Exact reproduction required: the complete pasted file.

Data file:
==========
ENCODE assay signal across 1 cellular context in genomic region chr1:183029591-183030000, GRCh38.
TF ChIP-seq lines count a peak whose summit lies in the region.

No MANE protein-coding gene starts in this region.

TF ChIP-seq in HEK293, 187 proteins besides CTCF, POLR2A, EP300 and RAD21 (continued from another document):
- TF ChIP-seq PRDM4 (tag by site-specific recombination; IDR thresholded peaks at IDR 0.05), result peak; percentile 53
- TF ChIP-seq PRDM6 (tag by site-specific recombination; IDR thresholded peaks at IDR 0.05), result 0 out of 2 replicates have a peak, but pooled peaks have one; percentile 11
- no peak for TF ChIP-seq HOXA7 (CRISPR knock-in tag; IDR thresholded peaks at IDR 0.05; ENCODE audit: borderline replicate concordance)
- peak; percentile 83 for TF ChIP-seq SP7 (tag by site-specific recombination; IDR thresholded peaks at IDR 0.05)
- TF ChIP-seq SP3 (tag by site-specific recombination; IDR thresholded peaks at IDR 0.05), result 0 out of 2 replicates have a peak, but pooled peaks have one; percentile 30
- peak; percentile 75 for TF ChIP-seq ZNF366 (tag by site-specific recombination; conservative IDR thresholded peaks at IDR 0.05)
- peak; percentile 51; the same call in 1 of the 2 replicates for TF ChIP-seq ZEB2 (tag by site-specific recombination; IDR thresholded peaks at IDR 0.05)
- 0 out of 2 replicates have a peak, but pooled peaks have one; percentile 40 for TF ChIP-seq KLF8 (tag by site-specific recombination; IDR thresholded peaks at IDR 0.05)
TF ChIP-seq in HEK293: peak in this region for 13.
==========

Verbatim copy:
ENCODE assay signal across 1 cellular context in genomic region chr1:183029591-183030000, GRCh38.
TF ChIP-seq lines count a peak whose summit lies in the region.

No MANE protein-coding gene starts in this region.

TF ChIP-seq in HEK293, 187 proteins besides CTCF, POLR2A, EP300 and RAD21 (continued from another document):
- TF ChIP-seq PRDM4 (tag by site-specific recombination; IDR thresholded peaks at IDR 0.05), result peak; percentile 53
- TF ChIP-seq PRDM6 (tag by site-specific recombination; IDR thresholded peaks at IDR 0.05), result 0 out of 2 replicates have a peak, but pooled peaks have one; percentile 11
- no peak for TF ChIP-seq HOXA7 (CRISPR knock-in tag; IDR thresholded peaks at IDR 0.05; ENCODE audit: borderline replicate concordance)
- peak; percentile 83 for TF ChIP-seq SP7 (tag by site-specific recombination; IDR thresholded peaks at IDR 0.05)
- TF ChIP-seq SP3 (tag by site-specific recombination; IDR thresholded peaks at IDR 0.05), result 0 out of 2 replicates have a peak, but pooled peaks have one; percentile 30
- peak; percentile 75 for TF ChIP-seq ZNF366 (tag by site-specific recombination; conservative IDR thresholded peaks at IDR 0.05)
- peak; percentile 51; the same call in 1 of the 2 replicates for TF ChIP-seq ZEB2 (tag by site-specific recombination; IDR thresholded peaks at IDR 0.05)
- 0 out of 2 replicates have a peak, but pooled peaks have one; percentile 40 for TF ChIP-seq KLF8 (tag by site-specific recombination; IDR thresholded peaks at IDR 0.05)
TF ChIP-seq in HEK293: peak in this region for 13.